In a court hearing on Wednesday, a US bankruptcy court in Delaware accepted the plan to sell the cryptocurrency assets of the defunct FTX exchange. According to restructuring expert John J., the company run by Ray III is attempting to pay off its debts while also considering perhaps updating the trading platform.
Court records state that Judge John Dorsey of the Delaware Bankruptcy Court permitted the bankrupt exchange to liquidate up to US$100 million in cryptocurrency per week. If two committees representing FTX clients approve, the cap could rise to US$200 million.
Additionally, FTX intends to use an investment advisor to hedge and stake its cryptocurrency. The company anticipates that these techniques will reduce the risk of price volatility and generate passive interest, in accordance with the approved proposal.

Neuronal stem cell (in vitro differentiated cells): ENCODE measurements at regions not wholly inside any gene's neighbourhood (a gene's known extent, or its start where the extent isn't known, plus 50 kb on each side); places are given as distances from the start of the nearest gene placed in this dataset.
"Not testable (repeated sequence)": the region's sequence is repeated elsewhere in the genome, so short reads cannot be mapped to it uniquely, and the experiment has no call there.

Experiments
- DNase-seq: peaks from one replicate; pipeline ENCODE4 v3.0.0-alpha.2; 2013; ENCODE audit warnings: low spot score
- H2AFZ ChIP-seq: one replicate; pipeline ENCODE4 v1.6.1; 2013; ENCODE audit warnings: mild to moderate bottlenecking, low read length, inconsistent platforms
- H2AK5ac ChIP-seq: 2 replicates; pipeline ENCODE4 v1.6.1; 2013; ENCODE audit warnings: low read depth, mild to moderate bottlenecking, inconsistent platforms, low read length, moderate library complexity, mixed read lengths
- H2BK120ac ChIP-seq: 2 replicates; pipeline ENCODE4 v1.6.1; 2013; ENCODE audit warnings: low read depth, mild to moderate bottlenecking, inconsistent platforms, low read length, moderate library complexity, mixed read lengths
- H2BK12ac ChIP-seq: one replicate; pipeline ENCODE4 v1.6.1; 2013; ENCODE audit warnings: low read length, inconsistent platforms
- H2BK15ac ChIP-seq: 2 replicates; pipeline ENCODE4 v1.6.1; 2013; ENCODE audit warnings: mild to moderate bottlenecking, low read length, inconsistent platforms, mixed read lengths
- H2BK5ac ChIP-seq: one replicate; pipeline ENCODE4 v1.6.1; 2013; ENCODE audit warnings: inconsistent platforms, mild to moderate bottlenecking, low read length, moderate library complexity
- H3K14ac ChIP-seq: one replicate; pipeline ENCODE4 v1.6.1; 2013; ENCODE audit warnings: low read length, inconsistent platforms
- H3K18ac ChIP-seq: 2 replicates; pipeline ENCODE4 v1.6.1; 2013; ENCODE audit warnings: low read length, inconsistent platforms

The business has appointed Mike Novogratz, the former head of investment banking at Galaxy Asset Management, to serve as an advisor in the transaction.
The bankrupt cryptocurrency exchange possesses US$3.4 billion worth of cryptocurrency assets, according to court documents. It currently has Solana worth $1.16 billion, Bitcoin worth $560 million, and Ether worth 192 million dollars. Additionally, USDT and XRP stablecoins are held.
Following accusations of misappropriating billions of dollars in client assets and other wrongdoings, FTX and its sibling hedge fund Alameda Research filed for Chapter 11 bankruptcy protection on November 11.
In addition, FTX is attempting to recover millions of dollars it paid to sports teams and celebrities as endorsers prior to its bankruptcy, including retired basketball player Shaquille O’Neal, Naomi Osaka, a professional tennis player, and the Miami Heat of the National Basketball Association.
Sam Bankman-Fried, the founder and former CEO of FTX, was apprehended in the Bahamas in December 2022 and charged with witness tampering. He was sentenced to prison on August 11 of that year. He has defended his innocence and entered a not-guilty plea to each of the 13 allegations made against him. Wire fraud and securities fraud totaling billions of dollars were implicated.